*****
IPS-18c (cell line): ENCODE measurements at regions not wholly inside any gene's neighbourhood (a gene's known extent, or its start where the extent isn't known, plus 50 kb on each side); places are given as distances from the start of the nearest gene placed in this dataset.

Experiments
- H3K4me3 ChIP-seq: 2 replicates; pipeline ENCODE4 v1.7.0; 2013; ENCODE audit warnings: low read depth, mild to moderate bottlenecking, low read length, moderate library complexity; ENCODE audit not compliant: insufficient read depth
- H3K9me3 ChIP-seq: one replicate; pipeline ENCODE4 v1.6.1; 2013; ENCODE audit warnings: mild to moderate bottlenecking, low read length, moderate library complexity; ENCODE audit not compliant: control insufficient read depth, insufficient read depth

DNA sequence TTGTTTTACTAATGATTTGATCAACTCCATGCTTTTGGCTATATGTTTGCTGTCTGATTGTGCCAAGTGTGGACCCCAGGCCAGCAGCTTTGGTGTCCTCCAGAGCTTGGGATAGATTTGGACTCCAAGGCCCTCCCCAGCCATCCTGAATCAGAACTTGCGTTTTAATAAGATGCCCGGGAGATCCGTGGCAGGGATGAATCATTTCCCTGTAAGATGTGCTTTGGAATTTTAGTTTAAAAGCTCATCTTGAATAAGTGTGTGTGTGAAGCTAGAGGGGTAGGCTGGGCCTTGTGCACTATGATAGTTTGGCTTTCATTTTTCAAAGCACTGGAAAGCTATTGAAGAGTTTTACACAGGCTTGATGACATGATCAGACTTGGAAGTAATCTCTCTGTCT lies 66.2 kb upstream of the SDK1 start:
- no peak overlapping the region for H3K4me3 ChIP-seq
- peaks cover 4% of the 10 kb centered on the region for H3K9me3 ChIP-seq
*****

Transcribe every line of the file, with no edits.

IPS-18c (cell line): ENCODE measurements at regions not wholly inside any gene's neighbourhood (a gene's known extent, or its start where the extent isn't known, plus 50 kb on each side); places are given as distances from the start of the nearest gene placed in this dataset.

Experiments
- H3K4me3 ChIP-seq: 2 replicates; pipeline ENCODE4 v1.7.0; 2013; ENCODE audit warnings: low read depth, mild to moderate bottlenecking, low read length, moderate library complexity; ENCODE audit not compliant: insufficient read depth
- H3K9me3 ChIP-seq: one replicate; pipeline ENCODE4 v1.6.1; 2013; ENCODE audit warnings: mild to moderate bottlenecking, low read length, moderate library complexity; ENCODE audit not compliant: control insufficient read depth, insufficient read depth

DNA sequence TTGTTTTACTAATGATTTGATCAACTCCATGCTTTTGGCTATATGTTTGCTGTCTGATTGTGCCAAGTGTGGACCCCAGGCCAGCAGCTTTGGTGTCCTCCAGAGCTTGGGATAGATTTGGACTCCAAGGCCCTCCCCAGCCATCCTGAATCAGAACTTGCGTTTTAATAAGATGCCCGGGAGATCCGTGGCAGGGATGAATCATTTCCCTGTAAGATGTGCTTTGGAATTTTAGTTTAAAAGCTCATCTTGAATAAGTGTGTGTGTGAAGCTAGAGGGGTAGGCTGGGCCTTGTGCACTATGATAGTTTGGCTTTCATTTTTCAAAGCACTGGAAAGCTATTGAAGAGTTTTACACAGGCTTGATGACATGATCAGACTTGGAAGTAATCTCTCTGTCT lies 66.2 kb upstream of the SDK1 start:
- no peak overlapping the region for H3K4me3 ChIP-seq
- peaks cover 4% of the 10 kb centered on the region for H3K9me3 ChIP-seq